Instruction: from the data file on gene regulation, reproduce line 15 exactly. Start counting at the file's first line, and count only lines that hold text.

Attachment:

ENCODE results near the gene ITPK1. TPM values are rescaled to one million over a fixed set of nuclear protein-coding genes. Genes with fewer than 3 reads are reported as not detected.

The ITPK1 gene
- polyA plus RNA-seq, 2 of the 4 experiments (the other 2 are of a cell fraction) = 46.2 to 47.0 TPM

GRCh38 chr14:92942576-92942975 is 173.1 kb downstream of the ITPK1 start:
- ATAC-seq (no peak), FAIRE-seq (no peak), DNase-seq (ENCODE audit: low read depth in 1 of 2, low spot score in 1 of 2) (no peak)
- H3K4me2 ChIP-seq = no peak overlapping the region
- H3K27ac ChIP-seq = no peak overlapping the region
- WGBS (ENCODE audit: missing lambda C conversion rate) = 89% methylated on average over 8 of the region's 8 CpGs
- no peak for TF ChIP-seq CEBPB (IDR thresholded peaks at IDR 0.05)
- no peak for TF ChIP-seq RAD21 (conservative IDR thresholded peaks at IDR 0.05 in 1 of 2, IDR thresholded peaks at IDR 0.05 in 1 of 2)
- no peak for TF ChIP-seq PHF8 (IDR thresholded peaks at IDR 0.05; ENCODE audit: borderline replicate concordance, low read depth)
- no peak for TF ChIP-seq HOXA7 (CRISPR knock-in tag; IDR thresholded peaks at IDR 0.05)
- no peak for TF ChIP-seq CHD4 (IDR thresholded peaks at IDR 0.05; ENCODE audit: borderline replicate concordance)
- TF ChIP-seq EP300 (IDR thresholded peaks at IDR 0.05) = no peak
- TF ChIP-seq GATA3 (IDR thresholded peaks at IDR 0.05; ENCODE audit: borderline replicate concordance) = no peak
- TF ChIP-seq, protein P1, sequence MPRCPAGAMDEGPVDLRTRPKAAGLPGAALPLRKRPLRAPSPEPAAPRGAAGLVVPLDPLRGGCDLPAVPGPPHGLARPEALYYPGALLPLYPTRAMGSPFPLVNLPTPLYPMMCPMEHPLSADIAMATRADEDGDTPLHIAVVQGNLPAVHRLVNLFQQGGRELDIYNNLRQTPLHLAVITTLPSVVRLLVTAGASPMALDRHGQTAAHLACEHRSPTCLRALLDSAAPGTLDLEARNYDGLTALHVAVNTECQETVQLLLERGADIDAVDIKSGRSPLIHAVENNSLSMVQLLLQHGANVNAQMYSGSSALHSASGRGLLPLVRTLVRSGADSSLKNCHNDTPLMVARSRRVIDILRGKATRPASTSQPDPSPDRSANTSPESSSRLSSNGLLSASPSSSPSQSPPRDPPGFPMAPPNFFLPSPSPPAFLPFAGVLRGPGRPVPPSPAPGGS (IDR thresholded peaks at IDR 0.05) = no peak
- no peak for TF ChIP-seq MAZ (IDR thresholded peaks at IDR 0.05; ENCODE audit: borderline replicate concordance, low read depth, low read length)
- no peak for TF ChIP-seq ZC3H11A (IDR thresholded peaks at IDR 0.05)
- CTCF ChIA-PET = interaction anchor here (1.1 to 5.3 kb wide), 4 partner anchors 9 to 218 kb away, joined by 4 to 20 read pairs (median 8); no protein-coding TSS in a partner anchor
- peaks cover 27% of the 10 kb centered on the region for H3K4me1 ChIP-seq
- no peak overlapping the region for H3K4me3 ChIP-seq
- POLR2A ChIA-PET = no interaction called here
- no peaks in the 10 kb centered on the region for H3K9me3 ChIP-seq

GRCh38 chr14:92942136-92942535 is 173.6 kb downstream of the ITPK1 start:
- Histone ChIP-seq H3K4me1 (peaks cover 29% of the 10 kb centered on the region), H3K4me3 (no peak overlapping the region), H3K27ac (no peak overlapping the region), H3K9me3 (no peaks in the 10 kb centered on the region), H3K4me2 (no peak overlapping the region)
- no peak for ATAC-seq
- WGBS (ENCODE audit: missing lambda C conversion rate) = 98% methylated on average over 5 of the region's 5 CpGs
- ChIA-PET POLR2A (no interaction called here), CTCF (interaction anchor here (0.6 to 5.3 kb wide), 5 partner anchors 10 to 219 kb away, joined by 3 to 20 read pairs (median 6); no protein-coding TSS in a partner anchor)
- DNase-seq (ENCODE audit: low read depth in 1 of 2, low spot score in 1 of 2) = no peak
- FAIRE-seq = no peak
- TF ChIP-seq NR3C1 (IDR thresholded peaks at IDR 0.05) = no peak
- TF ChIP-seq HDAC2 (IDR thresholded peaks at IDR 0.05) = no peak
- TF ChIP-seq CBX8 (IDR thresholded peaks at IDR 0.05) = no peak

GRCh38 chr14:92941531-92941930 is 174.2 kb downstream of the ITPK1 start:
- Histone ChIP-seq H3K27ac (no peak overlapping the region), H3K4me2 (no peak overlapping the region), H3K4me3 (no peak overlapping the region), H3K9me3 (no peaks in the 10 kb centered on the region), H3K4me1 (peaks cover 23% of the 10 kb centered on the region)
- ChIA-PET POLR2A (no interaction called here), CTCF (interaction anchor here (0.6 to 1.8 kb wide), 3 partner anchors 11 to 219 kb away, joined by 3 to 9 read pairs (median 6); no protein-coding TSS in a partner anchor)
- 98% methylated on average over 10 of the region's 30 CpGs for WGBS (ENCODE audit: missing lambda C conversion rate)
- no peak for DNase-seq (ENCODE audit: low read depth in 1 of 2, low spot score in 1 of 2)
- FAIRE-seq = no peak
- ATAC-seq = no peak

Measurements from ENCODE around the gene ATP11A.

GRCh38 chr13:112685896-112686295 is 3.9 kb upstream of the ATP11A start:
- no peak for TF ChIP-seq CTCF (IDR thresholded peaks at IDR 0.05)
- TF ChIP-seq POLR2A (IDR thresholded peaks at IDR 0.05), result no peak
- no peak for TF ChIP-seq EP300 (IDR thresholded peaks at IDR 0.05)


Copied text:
- TF ChIP-seq GATA3 (IDR thresholded peaks at IDR 0.05; ENCODE audit: borderline replicate concordance) = no peak